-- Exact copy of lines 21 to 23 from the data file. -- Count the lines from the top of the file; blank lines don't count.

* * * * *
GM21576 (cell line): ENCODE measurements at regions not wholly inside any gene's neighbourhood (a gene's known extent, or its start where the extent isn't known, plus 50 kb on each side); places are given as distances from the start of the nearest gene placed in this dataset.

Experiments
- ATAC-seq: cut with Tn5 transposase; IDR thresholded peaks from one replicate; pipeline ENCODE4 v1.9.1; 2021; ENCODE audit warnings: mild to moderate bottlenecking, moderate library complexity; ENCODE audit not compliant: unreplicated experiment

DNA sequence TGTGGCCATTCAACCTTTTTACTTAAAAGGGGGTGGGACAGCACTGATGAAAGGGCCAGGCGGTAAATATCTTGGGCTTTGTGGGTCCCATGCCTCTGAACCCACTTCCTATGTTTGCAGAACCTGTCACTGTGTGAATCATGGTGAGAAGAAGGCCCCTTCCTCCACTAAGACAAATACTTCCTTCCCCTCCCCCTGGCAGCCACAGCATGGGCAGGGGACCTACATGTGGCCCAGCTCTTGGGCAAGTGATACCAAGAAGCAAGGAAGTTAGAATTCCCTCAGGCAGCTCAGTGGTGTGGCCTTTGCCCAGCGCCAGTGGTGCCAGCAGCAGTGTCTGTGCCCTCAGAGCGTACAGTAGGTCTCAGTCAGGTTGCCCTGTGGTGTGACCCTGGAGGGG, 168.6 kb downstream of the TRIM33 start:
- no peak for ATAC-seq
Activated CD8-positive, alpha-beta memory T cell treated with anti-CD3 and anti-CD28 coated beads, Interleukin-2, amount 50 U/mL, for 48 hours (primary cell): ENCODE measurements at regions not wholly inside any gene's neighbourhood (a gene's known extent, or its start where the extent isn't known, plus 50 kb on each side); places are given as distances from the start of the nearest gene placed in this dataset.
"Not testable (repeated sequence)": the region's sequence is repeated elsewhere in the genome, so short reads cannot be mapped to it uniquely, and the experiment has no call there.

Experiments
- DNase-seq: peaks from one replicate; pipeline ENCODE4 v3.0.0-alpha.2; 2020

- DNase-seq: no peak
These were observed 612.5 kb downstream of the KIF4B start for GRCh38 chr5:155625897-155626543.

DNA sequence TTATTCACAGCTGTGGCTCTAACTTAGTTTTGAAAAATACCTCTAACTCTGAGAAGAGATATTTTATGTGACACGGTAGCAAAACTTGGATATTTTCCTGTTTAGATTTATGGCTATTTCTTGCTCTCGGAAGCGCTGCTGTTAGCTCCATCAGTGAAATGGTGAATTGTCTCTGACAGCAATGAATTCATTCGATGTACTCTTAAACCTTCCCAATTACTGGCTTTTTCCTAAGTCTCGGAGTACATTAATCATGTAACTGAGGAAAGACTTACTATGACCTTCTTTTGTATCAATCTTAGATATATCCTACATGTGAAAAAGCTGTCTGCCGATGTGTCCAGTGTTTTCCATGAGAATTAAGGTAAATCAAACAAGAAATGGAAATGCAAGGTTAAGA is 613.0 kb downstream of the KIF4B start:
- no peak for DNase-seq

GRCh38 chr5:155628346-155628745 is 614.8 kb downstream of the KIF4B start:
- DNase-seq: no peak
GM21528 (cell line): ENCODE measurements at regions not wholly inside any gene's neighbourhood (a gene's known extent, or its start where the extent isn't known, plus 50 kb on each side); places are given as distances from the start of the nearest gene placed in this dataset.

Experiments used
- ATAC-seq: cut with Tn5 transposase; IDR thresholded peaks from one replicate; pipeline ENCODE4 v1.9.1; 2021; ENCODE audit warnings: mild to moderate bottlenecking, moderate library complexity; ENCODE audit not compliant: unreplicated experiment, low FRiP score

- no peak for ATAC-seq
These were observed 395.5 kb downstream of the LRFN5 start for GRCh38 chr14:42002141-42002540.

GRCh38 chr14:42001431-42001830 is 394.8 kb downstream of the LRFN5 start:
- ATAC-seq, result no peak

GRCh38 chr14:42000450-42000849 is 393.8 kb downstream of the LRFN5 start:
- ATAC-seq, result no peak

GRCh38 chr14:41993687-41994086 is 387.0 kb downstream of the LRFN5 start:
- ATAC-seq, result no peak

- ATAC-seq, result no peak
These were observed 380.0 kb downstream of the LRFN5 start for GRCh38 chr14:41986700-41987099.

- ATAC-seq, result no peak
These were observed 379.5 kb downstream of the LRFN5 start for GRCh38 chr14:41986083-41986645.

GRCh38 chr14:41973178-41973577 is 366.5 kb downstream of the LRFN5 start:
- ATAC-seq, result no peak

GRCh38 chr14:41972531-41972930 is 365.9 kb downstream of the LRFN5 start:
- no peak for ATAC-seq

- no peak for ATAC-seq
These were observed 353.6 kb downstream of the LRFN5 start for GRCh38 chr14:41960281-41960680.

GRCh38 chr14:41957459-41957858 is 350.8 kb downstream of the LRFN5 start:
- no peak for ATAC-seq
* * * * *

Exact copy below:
GRCh38 chr14:42001431-42001830 is 394.8 kb downstream of the LRFN5 start:
- ATAC-seq, result no peak

GRCh38 chr14:42000450-42000849 is 393.8 kb downstream of the LRFN5 start: